A proposal to extend the transition process from military service to civilian life has been highlighted in a consultation on support for veterans in Scotland.
Following the launch of a joint veterans strategy by all four governments of the UK in November last year, the Scottish Government carried out a consultation on the services and support for veterans in Scotland.
The consultation involved direct engagement with around 60 veterans groups and organisations from across the country, with more than 450 people participating.
In a statement updating the Scottish Parliament on the process of the strategy on Wednesday, the Scottish Governments’s Veterans Minister Graeme Dey outlined some of the key issues that had been raised.
Mr Dey told MSPs that a significant level of feedback focused around the transition process for when people leave service in the military and re-enter civilian life.
He outlined that there had been calls for the process to begin earlier, as well as be broadened to cover a wider aspect of civilian life.
“The consultation indicates a largely positive position in Scotland in terms of how we support our veterans community,” said Mr Dey.
“Yes, there are areas where the need for improvements have been highlighted, but often this is a tailoring of approach, rather than a radical rethink.
“Interestingly, a large amount of the feedback from the consultation was around the transition process through which service leavers prepare for civilian life.
“Given the fundamental importance of a successful transition, if service personnel and their families are to adjust and thrive after life in the military, there were common views that the process needed to begin earlier, broaden the aspects of civilian life covered and have more consistent support from the military chain in command.”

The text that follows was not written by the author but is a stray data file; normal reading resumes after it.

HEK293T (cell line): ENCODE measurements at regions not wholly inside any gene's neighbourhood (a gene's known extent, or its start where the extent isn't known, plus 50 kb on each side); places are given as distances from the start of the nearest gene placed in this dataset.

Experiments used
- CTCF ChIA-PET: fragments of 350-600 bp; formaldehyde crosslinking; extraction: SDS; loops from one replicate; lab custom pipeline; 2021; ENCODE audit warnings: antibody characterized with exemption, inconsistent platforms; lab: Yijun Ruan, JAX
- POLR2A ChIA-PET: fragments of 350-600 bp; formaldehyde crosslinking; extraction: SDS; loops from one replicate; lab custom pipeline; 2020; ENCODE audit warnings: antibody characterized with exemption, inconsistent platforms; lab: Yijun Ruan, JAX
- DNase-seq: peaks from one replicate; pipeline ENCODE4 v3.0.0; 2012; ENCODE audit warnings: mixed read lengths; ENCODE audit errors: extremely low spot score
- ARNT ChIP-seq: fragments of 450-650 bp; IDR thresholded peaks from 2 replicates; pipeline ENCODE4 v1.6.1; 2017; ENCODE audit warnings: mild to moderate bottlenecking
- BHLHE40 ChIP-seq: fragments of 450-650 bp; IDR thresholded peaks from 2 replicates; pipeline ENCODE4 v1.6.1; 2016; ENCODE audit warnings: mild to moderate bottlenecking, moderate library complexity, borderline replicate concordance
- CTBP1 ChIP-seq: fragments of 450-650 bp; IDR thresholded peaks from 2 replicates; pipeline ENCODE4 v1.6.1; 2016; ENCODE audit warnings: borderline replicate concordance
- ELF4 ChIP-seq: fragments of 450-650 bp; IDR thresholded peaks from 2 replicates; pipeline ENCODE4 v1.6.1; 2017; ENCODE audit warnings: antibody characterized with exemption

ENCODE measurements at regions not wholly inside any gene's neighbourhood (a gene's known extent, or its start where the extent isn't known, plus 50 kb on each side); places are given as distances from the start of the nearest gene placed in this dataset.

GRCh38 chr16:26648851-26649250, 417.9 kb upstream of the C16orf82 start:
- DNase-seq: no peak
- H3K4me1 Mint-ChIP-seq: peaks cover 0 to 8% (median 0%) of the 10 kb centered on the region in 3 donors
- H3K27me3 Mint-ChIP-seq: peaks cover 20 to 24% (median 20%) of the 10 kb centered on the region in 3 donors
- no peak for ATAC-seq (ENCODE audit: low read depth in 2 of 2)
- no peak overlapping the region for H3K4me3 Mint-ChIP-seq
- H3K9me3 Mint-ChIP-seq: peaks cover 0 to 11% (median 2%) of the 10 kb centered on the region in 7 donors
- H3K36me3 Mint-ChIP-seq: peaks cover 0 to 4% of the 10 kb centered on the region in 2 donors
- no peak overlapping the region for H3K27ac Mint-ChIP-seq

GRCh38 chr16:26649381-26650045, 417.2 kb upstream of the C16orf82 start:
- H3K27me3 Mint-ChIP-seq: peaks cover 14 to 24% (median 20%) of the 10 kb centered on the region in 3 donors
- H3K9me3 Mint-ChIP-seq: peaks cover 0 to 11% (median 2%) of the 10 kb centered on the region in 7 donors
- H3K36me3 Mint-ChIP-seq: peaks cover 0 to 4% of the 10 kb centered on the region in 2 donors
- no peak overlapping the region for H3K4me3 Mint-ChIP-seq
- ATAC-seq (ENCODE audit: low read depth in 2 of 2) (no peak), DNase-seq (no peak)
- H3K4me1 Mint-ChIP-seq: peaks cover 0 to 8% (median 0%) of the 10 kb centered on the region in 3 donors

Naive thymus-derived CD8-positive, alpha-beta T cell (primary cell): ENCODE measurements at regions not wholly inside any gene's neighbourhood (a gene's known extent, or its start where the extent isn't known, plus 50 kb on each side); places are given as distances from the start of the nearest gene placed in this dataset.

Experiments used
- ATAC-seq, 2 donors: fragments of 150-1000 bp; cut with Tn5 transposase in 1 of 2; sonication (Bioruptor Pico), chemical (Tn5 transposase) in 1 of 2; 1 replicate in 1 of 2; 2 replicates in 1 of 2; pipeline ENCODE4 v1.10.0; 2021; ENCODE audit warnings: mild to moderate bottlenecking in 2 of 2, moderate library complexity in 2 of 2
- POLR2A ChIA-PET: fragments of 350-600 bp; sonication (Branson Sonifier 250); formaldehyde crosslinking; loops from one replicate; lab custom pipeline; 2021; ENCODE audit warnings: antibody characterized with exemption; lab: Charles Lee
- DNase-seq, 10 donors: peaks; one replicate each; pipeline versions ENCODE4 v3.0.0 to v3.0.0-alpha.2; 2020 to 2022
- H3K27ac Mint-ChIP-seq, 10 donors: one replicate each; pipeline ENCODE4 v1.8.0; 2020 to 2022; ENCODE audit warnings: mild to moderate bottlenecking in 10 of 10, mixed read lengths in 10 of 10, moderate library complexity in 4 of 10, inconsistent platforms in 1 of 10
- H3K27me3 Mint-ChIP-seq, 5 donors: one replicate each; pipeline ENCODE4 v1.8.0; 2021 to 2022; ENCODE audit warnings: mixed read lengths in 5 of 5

“Although the transition process is reserved, the MoD are keen to hear what veterans in Scotland have been telling us and this is something that I will be discussing with the UK Government, including the Defence Secretary, when I attend the Ministerial Covenant and Veterans Board in Whitehall next month.”
Mr Dey said that the consultation had proved “invaluable” and provided some of the most comprehensive feedback on support for veterans in Scotland that had ever been gathered.
Amongst some of the other views which were contributed to the consultation, Mr Dey highlighted calls for a simplification of veterans’ access to information and guidance after they have left military service, while also outlining a suggestion for former servicemen and women to be included in the census.
“The feedback has also indicated a desire to simplify and improve the information and guidance that is available for veterans.” said Mr Dey.
“There’s undoubtedly a lot of excellent support available, but the range of options can be daunting for some and we’re exploring how we can make it easier for people to find the information that they need.
“Many of the organisations we spoke to highlighted the need to prioritise better data on veterans in order to inform plans and expected demand.
“There was a universal welcoming of a question in the 2021 census that will identify those who have previously served and although the final decision on this still remains for the Parliament, I’m grateful that colleagues across this chamber have indicated their support for this proposal.”
Mr Dey added that many of the other areas identified for improvement were already being addressed in response to previous reports by the Scottish Veterans Commissioner.
He concluded by stating that the feedback provided by the consultation had helped to outline the decision to create a Veterans Commissioner in the country.
Mr Dey said: “I have to say that the positive picture suggested by the consultation reinforces the value of the decision made by my predecessor, Keith Brown, to establish a Veterans Commissioner in Scotland – a role that remains the only such position in the UK.”